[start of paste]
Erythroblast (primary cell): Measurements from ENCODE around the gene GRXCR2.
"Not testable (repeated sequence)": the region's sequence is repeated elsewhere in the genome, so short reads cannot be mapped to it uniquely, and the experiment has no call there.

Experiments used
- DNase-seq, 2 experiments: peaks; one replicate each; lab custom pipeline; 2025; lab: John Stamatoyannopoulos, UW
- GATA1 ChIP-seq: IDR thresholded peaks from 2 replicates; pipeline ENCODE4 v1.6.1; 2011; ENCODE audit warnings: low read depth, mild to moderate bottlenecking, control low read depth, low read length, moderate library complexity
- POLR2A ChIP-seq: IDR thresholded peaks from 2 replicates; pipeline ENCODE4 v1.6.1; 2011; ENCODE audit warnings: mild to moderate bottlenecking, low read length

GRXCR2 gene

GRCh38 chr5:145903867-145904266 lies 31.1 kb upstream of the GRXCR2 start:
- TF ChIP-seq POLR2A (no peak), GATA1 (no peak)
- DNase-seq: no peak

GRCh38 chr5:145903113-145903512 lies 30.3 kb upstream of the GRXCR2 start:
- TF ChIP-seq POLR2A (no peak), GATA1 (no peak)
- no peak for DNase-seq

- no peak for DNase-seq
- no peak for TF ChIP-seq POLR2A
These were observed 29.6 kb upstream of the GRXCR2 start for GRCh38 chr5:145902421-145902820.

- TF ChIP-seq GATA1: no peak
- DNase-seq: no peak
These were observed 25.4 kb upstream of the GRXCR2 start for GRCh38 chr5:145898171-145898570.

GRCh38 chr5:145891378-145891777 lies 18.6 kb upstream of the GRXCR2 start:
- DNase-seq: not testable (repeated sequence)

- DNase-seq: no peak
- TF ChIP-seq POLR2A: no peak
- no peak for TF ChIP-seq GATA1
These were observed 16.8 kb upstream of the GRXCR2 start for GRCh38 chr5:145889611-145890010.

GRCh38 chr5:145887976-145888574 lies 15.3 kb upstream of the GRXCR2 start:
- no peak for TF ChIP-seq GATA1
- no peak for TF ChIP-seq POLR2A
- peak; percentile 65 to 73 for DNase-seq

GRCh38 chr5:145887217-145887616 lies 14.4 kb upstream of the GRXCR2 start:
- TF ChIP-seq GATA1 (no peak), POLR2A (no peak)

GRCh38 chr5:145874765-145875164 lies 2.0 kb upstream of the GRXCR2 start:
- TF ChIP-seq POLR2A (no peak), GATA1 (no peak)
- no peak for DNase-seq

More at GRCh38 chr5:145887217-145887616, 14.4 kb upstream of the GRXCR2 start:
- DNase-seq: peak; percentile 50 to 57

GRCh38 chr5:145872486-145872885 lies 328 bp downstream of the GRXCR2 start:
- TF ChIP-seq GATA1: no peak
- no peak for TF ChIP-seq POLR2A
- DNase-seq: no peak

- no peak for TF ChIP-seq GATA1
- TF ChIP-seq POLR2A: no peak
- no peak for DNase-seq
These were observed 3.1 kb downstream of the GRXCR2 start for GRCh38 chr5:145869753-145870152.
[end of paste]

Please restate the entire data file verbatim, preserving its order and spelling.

Erythroblast (primary cell): Measurements from ENCODE around the gene GRXCR2.
"Not testable (repeated sequence)": the region's sequence is repeated elsewhere in the genome, so short reads cannot be mapped to it uniquely, and the experiment has no call there.

Experiments used
- DNase-seq, 2 experiments: peaks; one replicate each; lab custom pipeline; 2025; lab: John Stamatoyannopoulos, UW
- GATA1 ChIP-seq: IDR thresholded peaks from 2 replicates; pipeline ENCODE4 v1.6.1; 2011; ENCODE audit warnings: low read depth, mild to moderate bottlenecking, control low read depth, low read length, moderate library complexity
- POLR2A ChIP-seq: IDR thresholded peaks from 2 replicates; pipeline ENCODE4 v1.6.1; 2011; ENCODE audit warnings: mild to moderate bottlenecking, low read length

GRXCR2 gene

GRCh38 chr5:145903867-145904266 lies 31.1 kb upstream of the GRXCR2 start:
- TF ChIP-seq POLR2A (no peak), GATA1 (no peak)
- DNase-seq: no peak

GRCh38 chr5:145903113-145903512 lies 30.3 kb upstream of the GRXCR2 start:
- TF ChIP-seq POLR2A (no peak), GATA1 (no peak)
- no peak for DNase-seq

- no peak for DNase-seq
- no peak for TF ChIP-seq POLR2A
These were observed 29.6 kb upstream of the GRXCR2 start for GRCh38 chr5:145902421-145902820.

- TF ChIP-seq GATA1: no peak
- DNase-seq: no peak
These were observed 25.4 kb upstream of the GRXCR2 start for GRCh38 chr5:145898171-145898570.

GRCh38 chr5:145891378-145891777 lies 18.6 kb upstream of the GRXCR2 start:
- DNase-seq: not testable (repeated sequence)

- DNase-seq: no peak
- TF ChIP-seq POLR2A: no peak
- no peak for TF ChIP-seq GATA1
These were observed 16.8 kb upstream of the GRXCR2 start for GRCh38 chr5:145889611-145890010.

GRCh38 chr5:145887976-145888574 lies 15.3 kb upstream of the GRXCR2 start:
- no peak for TF ChIP-seq GATA1
- no peak for TF ChIP-seq POLR2A
- peak; percentile 65 to 73 for DNase-seq

GRCh38 chr5:145887217-145887616 lies 14.4 kb upstream of the GRXCR2 start:
- TF ChIP-seq GATA1 (no peak), POLR2A (no peak)

GRCh38 chr5:145874765-145875164 lies 2.0 kb upstream of the GRXCR2 start:
- TF ChIP-seq POLR2A (no peak), GATA1 (no peak)
- no peak for DNase-seq

More at GRCh38 chr5:145887217-145887616, 14.4 kb upstream of the GRXCR2 start:
- DNase-seq: peak; percentile 50 to 57

GRCh38 chr5:145872486-145872885 lies 328 bp downstream of the GRXCR2 start:
- TF ChIP-seq GATA1: no peak
- no peak for TF ChIP-seq POLR2A
- DNase-seq: no peak

- no peak for TF ChIP-seq GATA1
- TF ChIP-seq POLR2A: no peak
- no peak for DNase-seq
These were observed 3.1 kb downstream of the GRXCR2 start for GRCh38 chr5:145869753-145870152.